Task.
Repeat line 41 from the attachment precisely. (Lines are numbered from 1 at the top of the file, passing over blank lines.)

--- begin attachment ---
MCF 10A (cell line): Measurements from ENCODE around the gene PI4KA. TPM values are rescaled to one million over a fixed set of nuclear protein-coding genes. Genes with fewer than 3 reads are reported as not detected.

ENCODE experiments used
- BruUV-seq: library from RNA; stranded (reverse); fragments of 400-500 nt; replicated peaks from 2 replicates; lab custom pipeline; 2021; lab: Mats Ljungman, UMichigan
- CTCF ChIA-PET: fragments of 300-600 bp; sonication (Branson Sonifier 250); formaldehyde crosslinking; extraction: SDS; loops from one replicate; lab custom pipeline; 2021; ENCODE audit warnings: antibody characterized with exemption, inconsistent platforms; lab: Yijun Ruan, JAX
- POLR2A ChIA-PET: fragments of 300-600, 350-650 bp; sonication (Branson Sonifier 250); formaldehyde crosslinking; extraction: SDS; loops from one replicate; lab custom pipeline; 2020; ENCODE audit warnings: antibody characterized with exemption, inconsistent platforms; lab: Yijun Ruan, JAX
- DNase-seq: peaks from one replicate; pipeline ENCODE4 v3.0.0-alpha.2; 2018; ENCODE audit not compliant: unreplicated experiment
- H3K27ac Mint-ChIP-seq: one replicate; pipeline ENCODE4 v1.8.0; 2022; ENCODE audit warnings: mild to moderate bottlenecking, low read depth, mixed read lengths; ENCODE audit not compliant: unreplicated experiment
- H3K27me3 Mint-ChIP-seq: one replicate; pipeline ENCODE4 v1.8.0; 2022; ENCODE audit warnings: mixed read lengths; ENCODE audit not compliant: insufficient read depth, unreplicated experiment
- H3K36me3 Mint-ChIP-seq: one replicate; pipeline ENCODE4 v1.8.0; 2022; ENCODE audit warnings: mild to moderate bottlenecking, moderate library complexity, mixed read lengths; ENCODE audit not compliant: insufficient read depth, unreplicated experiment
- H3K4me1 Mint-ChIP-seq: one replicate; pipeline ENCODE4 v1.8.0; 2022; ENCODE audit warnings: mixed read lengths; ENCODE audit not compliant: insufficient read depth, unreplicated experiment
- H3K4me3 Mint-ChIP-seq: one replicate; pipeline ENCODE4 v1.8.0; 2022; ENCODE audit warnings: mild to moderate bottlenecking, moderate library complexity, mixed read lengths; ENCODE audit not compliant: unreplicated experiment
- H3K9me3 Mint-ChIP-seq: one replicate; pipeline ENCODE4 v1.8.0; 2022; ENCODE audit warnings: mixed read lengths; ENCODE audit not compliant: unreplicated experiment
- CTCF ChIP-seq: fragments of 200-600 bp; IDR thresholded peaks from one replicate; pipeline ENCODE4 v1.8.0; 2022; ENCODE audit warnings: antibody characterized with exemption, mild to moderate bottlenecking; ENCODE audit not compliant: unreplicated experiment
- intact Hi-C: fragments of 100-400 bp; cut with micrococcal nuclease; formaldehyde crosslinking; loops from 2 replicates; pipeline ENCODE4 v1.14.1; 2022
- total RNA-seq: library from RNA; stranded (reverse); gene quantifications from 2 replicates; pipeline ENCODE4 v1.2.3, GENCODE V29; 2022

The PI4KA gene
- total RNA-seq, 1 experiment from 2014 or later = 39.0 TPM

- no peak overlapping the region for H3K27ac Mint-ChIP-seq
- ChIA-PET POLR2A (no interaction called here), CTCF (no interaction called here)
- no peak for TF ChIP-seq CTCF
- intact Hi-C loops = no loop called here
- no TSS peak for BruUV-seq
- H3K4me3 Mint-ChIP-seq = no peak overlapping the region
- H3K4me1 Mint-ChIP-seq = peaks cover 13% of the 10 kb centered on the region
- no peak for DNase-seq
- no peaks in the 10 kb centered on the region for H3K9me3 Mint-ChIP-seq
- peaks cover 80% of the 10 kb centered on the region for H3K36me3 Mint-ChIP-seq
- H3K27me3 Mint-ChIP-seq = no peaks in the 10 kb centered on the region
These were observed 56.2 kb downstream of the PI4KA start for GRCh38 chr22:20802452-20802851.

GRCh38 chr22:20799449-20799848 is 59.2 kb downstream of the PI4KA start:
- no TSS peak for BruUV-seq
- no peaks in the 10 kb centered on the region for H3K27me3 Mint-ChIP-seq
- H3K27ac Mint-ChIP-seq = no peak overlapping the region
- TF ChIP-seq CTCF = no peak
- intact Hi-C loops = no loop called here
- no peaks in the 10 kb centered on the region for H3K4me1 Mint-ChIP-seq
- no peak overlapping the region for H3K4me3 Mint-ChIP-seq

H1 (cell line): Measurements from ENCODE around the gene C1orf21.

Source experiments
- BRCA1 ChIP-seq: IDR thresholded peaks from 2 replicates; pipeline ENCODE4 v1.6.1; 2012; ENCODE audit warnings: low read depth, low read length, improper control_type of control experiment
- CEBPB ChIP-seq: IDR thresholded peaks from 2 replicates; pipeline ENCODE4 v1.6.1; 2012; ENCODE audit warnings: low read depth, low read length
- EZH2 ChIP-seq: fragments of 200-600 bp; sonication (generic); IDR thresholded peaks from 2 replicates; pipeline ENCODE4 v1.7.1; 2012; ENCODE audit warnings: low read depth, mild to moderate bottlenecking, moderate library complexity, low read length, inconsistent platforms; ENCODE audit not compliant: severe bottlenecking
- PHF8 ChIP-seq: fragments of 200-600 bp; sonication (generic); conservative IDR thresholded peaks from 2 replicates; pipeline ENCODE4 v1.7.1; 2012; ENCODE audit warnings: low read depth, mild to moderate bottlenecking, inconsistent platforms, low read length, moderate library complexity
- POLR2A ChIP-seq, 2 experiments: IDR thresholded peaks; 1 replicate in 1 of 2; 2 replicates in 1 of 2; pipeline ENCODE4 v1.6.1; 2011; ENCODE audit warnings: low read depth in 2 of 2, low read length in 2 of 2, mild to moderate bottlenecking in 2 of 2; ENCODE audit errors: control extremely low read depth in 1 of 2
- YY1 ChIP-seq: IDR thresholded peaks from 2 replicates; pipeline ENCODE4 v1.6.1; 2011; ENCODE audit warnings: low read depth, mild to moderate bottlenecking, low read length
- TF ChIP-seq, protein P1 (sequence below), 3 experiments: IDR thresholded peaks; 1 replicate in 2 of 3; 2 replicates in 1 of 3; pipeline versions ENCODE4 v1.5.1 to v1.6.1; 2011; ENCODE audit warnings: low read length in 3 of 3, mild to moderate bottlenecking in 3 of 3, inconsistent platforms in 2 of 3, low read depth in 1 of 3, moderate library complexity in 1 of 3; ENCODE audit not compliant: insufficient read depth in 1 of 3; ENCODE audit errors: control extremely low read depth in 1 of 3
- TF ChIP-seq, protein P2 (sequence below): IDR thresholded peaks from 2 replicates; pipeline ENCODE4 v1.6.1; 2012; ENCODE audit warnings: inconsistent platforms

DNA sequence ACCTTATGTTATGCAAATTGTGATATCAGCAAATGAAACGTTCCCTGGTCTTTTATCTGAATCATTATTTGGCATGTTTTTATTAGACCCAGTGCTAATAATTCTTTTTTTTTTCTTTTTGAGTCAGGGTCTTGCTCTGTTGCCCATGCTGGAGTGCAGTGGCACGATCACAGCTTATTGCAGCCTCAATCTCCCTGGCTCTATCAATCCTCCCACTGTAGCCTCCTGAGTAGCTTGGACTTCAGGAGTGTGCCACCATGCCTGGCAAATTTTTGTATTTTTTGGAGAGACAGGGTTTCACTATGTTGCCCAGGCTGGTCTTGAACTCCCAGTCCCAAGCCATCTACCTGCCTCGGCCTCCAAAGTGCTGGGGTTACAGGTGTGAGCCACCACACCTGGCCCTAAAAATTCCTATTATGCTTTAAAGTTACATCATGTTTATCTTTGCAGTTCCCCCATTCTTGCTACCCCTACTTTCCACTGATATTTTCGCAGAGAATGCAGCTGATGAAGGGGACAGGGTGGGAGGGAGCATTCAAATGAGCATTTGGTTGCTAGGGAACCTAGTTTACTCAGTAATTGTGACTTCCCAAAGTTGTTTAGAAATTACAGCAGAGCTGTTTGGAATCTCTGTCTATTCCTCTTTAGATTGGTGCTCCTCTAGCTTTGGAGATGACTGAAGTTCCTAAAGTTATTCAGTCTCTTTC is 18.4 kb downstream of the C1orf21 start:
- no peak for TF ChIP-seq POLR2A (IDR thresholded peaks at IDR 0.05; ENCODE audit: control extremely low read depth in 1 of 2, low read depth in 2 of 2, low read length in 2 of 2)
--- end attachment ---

- CEBPB ChIP-seq: IDR thresholded peaks from 2 replicates; pipeline ENCODE4 v1.6.1; 2012; ENCODE audit warnings: low read depth, low read length